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Sin?

Some of the ideas we hold as ‘truths’ in judaeo-Christian traditions were very radical ideas when they were advanced.  
For instance when Amos took up the plight of the poor and disenfranchised (who at the time were seen as cursed by Yahweh), he was very unpopular with the ecclesiastical authorities and the people of him time. 
In fact, Jesus’ continuous mingling with ‘sinners’ was the chief reason why he was unpopular with groups like the Pharisees, eventually, leading to his death. In a strange way affirming that he died for ‘the sins of the world’.
I say this to note that what we term as ‘sin’ today have not always been absolutes. A case in point, the writer of Ruth vindicated Boaz for accepting Ruth (a Moabite) in marriage, in what can also be best described as a polygamous relationship. In similar vein Jesus challenged ‘sacred’ concepts like: fasting, giving, sabbath, and even Temple worship. 
Friends, we miss the mark if we don’t realise that Christianity and her older cousin Judaism has always been about people – especially those at the fringes of society. It’s about the bringing together of ALL, even the lost. It’s about creating ‘One New Man’.

Therefore, if people are hurting, we ought to be listening. If they are left behind, we should be reaching out. If they are tired, we should be reviving.
It’s also noteworthy to stress that most of what we refer to as the Old Testament was written retrospectively as part of nation building after The Exile.

As such, the Hebrew cannon (the Old Testament) consists of oral, administrative and historical documents that were edited and crystallised with a political vision of keeping the people and their culture together. A project which I believe Africa can learn from.

Perhaps, also important is the fact that the Christian notion of sin emerged from these Old Testament texts, and the prevailing view of the time. Hence we should be very wary when the shadows of these texts are cast on us today.
We need to build on the foundations laid by Christ: love towards God, through our love towards humanity, especially the ostracised. Even at the cost of our very lives. 

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The Problem of Evil: Sin or Injustice?

Sin moves the responsibility of evil away from us to the devil, thereby making it a spiritual problem, as such, the anecdote becomes prayers. 

However, the term injustice makes the case for a moral and ethical problem, leaving us with opportunities for reflection, with a view to change our perspective (repent if you like), thereby being at peace with God and humanity. 

The latter makes us agents and instruments of change, bringing God’s decrees into every facet of society. It makes us Good Samaritans, not priests or Levites. 

  • Clement Akran
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Spiritual Intelligence: The Gathering

He shall call to the heavens from above, and to the earth, that He may judge His people: “Gather My saints together to Me, those who have made a covenant with Me by sacrifice.” Let the heavens declare His righteousness, for God Himself is Judge. Selah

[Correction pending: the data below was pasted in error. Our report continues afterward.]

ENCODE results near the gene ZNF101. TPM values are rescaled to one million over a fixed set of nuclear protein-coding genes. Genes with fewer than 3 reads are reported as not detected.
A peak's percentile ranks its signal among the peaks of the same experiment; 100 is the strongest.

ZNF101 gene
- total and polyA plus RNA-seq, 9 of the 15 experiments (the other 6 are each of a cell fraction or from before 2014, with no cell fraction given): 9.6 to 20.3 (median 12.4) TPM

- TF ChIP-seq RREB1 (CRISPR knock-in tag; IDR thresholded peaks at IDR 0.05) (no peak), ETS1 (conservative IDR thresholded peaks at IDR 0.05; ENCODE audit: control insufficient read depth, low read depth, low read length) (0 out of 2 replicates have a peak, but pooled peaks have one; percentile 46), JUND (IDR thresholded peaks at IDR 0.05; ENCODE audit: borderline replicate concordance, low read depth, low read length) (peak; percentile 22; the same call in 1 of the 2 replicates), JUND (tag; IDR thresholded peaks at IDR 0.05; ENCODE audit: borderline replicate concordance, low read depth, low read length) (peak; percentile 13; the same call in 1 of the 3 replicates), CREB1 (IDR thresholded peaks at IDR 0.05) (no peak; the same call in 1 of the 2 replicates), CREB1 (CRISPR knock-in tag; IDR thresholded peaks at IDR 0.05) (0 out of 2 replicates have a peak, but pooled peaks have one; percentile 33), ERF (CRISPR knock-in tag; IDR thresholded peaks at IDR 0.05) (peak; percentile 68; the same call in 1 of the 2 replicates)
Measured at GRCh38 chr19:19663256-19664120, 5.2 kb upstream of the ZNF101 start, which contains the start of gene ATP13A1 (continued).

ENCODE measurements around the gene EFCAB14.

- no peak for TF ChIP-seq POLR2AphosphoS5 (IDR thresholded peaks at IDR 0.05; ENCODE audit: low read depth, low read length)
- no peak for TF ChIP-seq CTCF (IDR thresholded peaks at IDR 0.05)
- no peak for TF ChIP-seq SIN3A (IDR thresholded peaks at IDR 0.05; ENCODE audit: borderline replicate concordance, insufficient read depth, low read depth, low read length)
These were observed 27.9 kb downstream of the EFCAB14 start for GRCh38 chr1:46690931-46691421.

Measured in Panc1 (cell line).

This prophetic psalm highlights God’s position as the judge of all. This call is for the saints (those that have made a covenant by sacrifice). This call is for the called out ones; it’s a call for the church.

Good morning friends. In the Old Testament’s legal system, in order for the death sentence to be passed, their needs to be two or three witnesses. The patriarch emphatically declared in his written work:

he shall not be put to death on the testimony of one witness.

Physical death is only cessation of our body; our spirit continues existence in sleep mode until the day of judgement. While alive, we can also experience spiritual death through sin and rebellion against God; this affects the harmony between our spirit and God’s, until the process of realignment through repentance. To strengthen this argument, Paul writes to friends in Rome:

For the wages of sin is death, but the gift of God is eternal life in Christ Jesus our Lord.

This principle of witness or testimony is embedded all through scriptures, affirming God’s edicts, decrees, verdict and judgement on the affairs of humankind. This also strengthens the authenticity of biblical texts, and its prophetic credentials. So, in line with this principle, let’s look at two New Testament testimonies or perhaps witness statement.

Paul wrote to the church in Corinth in the spirit of fatherhood, amidst a culture of sin and rebellion:

This will be the third time I am coming to you. “By the mouth of two or three witnesses every word shall be established.” I have told you before, and foretell as if I were present the second time, and now being absent I write to those who have sinned before, and to all the rest, that if I come again I will not spare

And Peter also made this profound statement to friends in Jerusalem, indicating that the time is upon us:

For the time has come for judgment to begin at the house of God; and if it begins with us first, what will be the end of those who do not obey the gospel of God?

The call is upon us dear friends, Jesus said, “Behold, I stand at the door and knock”. The call for the gathering of the saints for judgement; for without judgement, there will be no rewards or punishment.

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~ Sabali